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Comment: Bulgaria Ignores EU Crisis

Bulgarian politicians shield public from implications of European constitution collapse.
By Milena Borden

As Bulgarians head for the polls on June 25 the country’s politicians are seemingly bent on ignoring the EU enlargement crisis in their midst.

Since the French and the Dutch referenda, it has become clear that the proposed EU constitution will not be adopted by member states, forcing the issue back to the drawing board.

But while this turmoil has clear implications for Bulgaria, which is scheduled to join in 2007, Bulgaria's leaders have so far turned a blind eye to the furore.

The prime minister, Simeon Saxe-Coburgothski, and the foreign minister, Solomon Passy, who backed the now doomed-looking European constitution, see nothing to be gained from answering tricky questions on Europe's future.

And on the eve of the election, other politicians are also avoiding debate about the crisis in Europe with most continuing to rely on a diet of stale rhetoric about Euro-Atlantic integration, telling voters that the project is well taken care of by politicians in Sofia and Brussels.

Issues such as how to balance national interests with those of Brussels and how to respond to unfavourable trends in EU policy on accession and enlargement have yet to be properly addressed.

Part of the problem is that after four years in government, the National Movement Simeon II, NMSII, is running out of steam. According to recent polls, its support has declined from 46 per cent in 2001 to between 15 and 25 per cent today.

Although it completed negotiations with the EU and signed its accession treaty in April, many voters feel it has not defended Bulgaria's interests in Europe. They also complain it has managed a "top-down" integration process that has not sufficiently involved or informed citizens.

The former communist Bulgarian Socialist Party, BSP, has tried to persuade the public it can do better than the NMSII in defending the national interest in Europe. One election promise is to renegotiate the closure of the nuclear power station at Kozlodui, a condition of EU membership.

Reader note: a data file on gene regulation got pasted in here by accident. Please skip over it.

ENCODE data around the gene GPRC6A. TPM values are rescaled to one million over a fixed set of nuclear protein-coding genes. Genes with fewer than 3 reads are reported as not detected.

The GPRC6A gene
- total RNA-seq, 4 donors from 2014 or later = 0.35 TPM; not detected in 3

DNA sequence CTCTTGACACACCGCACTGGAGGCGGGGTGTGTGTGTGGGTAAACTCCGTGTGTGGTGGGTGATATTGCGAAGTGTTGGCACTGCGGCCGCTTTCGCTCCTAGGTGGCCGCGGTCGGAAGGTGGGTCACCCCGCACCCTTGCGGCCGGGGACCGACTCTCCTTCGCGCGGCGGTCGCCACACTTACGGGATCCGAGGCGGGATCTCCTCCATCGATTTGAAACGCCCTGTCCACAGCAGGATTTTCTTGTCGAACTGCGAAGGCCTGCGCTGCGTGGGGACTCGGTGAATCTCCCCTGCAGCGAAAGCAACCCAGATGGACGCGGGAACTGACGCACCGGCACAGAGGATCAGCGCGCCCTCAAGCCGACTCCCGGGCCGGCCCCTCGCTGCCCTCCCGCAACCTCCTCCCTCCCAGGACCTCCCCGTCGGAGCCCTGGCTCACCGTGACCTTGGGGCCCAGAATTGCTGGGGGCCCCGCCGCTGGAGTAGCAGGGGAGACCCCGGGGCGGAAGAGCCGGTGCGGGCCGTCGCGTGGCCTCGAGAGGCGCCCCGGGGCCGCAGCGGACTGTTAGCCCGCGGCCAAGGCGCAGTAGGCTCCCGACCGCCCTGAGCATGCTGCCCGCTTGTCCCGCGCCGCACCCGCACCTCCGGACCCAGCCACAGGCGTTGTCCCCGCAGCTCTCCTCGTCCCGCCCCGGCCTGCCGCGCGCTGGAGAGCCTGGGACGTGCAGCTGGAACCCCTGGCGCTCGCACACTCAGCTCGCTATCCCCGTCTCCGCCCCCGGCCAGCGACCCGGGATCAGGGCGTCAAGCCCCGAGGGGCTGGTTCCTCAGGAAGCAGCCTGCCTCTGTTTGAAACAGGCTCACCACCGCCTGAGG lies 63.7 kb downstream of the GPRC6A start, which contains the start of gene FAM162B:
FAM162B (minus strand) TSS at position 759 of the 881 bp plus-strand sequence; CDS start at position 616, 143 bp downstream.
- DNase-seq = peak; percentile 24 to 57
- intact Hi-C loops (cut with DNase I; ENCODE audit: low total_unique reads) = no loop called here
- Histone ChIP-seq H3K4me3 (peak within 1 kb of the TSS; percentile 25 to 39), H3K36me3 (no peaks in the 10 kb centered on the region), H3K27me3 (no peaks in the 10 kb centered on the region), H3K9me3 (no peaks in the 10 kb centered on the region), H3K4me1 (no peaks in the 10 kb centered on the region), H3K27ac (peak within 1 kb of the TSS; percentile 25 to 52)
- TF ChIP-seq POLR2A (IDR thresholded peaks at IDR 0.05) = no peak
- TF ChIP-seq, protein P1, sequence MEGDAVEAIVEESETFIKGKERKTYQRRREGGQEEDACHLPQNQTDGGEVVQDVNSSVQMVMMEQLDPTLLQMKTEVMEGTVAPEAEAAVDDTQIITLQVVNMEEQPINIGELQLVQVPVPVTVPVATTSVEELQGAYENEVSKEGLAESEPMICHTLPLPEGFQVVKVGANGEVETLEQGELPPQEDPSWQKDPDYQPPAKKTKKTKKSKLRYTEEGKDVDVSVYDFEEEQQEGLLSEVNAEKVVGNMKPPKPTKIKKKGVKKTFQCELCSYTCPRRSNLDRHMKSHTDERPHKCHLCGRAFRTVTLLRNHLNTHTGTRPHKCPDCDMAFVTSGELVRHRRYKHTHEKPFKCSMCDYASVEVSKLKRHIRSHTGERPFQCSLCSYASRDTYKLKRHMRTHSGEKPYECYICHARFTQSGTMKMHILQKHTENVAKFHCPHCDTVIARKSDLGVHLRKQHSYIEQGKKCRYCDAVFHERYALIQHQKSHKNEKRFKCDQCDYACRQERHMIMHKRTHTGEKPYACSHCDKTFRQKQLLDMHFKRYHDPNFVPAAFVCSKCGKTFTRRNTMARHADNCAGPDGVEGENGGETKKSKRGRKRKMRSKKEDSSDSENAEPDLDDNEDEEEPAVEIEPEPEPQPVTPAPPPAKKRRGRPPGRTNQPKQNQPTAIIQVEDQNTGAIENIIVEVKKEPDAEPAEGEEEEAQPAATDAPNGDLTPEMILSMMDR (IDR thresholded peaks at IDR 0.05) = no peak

Though with polls showing wildly fluctuating levels of support, ranging anywhere from six to 36 per cent, whether the BSP will get that chance remains unclear. But many believe a party with an ideological heritage like the BSP's cannot take Bulgaria into Europe.

Ivan Mladenov, an academic and media commentator, says a BSP-led Bulgaria might damage the country's reputation. "The party has no international credibility because it has not reformed itself," he said.

"It will reinstate people from the previous government that led to the economic collapse in 1996. They will then indulge in internal fighting and fail to get vital EU funding."

The BSP insists that this is not the case. It points out that after eight years in opposition, its language on European integration is far more assertive and constructive. The party says it wants to speed up the integration process and prevent any delays in obtaining EU membership.

The centre-right opposition group United Democratic Forces, UDF, also insists successful EU enlargement is its foreign policy priority. But with support for the party crumbling, the UDF may be reduced to the role of minor coalition partner after the election. This gives its statements a hollow ring, as if they have been adopted to comply with EU policy rather than reflecting real commitment.

Some commentators look to newer parties to handle European issues in Bulgaria more vigorously.

One such party is the Democrats for Strong Bulgaria, DSB, whose popularity is rising and seems likely to cross the four per cent threshold needed to enter parliament. The DSB insists Bulgaria's communist legacy is still a grave obstacle to Europe, as is the penetration by anti-reformist, ex-secret servicemen into the top echelons of government.

Its European policy was shaped by Ivan Kostov, the former prime minister who opened accession negotiations in 1998. Kostov says Bulgaria is still not prepared for the EU and must accept responsibility for its slow improvement.

"It all depends on us. We must reform," he said. "If we are to become a European country, we have to have strong leaders, economy, culture, politics and rule of law."

If the present NMSII government survives, perhaps in a new coalition, it is likely to continue its policy of hiding behind the EU, leaving it to Brussels to impose potentially unpopular reforms.

A left-wing government, on the other hand, may find it hard to shed the practice of dealing with Brussels according to party-political interests – for example, delaying vital reforms dealing with the judiciary and corruption, as these would affect party supporters in high places. It is widely believed, for example, that the pressure to renegotiate the closure of Kozlodui comes from lobby groups within the Socialist party and does not reflect any serious assessment of Bulgaria's economic interests.

Whichever party wins the vote will need to be more open in the future about the challenges facing the European project both at home and in Brussels. Without a more honest debate on the problems lying ahead, there is a danger that disillusioned Bulgarians could relapse into isolationism and Euroscepticism.

Milena Borden is a lecturer on EU enlargement at the University of Reading.

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